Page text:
Also take time to be on social media…but not too much time. Once you get it all in synch, it becomes easier. We have to put ourselves out there and just be ourselves, have a little patience and there ya go!

    -Donna
    Donna Merrill recently posted…What’s Your Blogging Strategy?My Profile

    • says

      Hi Donna,

      I’m glad you stopped by and thanks for taking the time to comment.

      I couldn’t agree more. You mentioned writing and engagement through commenting and social media. There’s no way to automate those with shiny new tools and make a real connection. I read a post recently about a couple that found themselves in divorce court. The wife was citing lack of communication as the primary reason for divorce. The husband indignantly responded, “Lack of communication? What are you talking about woman? I text you at least three times a day.” :-) There’s real connection and the lazy, “efficient” substitute.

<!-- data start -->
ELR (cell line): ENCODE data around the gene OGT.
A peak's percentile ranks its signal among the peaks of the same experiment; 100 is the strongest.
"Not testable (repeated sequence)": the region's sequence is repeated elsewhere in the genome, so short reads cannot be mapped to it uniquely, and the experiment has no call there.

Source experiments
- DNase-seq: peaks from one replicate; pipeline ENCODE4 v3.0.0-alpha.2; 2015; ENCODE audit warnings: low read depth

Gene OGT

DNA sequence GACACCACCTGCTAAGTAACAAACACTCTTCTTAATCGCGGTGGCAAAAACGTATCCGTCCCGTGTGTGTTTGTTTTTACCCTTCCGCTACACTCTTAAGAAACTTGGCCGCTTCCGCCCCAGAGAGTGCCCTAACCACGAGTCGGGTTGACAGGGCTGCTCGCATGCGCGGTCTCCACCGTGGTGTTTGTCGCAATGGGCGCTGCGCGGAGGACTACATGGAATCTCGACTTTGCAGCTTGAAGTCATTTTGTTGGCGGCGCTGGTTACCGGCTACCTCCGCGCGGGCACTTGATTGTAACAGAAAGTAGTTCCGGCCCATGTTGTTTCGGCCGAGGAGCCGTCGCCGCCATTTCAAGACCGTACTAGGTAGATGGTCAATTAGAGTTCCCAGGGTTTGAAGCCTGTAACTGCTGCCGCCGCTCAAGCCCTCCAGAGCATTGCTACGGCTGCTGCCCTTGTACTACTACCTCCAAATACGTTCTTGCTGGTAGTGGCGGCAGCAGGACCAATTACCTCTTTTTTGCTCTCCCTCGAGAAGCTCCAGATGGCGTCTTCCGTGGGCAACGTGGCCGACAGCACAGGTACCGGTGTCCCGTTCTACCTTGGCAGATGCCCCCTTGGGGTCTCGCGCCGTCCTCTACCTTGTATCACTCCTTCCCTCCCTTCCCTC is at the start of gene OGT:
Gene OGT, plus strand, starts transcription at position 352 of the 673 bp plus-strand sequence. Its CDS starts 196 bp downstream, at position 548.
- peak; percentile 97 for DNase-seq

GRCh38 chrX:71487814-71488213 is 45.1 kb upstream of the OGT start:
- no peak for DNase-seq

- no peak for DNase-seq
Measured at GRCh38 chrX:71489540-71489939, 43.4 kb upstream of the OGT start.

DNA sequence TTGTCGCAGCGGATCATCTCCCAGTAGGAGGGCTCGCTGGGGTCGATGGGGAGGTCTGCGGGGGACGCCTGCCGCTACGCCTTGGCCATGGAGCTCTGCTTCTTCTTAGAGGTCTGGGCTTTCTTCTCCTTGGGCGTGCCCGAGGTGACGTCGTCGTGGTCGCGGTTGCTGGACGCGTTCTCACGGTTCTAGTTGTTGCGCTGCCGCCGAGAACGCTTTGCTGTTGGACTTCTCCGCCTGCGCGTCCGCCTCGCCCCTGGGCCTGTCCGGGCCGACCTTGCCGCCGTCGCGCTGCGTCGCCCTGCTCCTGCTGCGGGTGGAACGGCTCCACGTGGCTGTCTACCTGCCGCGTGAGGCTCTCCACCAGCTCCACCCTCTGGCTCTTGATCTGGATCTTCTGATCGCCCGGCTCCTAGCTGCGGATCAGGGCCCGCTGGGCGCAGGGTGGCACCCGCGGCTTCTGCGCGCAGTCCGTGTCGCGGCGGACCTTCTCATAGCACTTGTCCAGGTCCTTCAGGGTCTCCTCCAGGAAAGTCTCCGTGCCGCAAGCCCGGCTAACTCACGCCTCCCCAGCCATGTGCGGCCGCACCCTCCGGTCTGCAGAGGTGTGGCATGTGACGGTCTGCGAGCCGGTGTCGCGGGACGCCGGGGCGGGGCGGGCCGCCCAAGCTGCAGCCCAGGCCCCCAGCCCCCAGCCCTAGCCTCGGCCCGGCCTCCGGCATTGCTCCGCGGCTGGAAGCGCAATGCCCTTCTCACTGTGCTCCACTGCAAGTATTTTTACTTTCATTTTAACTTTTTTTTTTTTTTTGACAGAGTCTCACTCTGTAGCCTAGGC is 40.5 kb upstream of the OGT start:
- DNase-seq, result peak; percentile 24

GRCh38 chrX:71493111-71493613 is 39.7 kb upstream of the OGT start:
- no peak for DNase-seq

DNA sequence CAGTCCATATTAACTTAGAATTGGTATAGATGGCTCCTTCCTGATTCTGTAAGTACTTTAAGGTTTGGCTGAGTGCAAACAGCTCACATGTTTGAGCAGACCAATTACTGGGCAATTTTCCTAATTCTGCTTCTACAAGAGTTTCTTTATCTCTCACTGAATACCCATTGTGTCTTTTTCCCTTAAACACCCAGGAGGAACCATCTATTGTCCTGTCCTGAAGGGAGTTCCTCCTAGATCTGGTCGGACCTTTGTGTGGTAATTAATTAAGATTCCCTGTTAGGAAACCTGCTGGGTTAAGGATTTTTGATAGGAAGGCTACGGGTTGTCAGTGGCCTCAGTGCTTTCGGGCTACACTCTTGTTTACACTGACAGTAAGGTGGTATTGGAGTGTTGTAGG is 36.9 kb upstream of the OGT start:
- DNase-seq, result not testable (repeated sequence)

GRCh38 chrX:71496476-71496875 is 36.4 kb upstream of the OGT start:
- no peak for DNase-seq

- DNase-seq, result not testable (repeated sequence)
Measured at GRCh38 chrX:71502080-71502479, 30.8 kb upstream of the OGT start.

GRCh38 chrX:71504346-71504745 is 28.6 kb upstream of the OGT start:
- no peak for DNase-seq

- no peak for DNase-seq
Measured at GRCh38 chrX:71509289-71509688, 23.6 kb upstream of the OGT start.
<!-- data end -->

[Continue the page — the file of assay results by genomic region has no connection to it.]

- Cole
      Cole Wiebe recently posted…The Real Reason Most Blogging and Social Media Missed the Mark in 2013My Profile

  9. says

    Hi Colin

    That’s a very good post and makes many points that I know I’m guilty of.

    My Internet access had got so slow in November that I finally bit the bullet and got myself another computer, supposedly to move things over to it in non-emergency mode.

    My Internet access is certainly must faster, which must be good, but a month later I am still hitting problems and finding things on the “wrong computer”, or unintended consequences.

    As my “bright shiny objects” – I think that avoiding them must be my New Year’s resolution. Oh no – I broke it last night :-(

    Happy New Year to you.

    Joy
    Joy recently posted…Speeding Up My BlogMy Profile

    • says

      Hi Joy,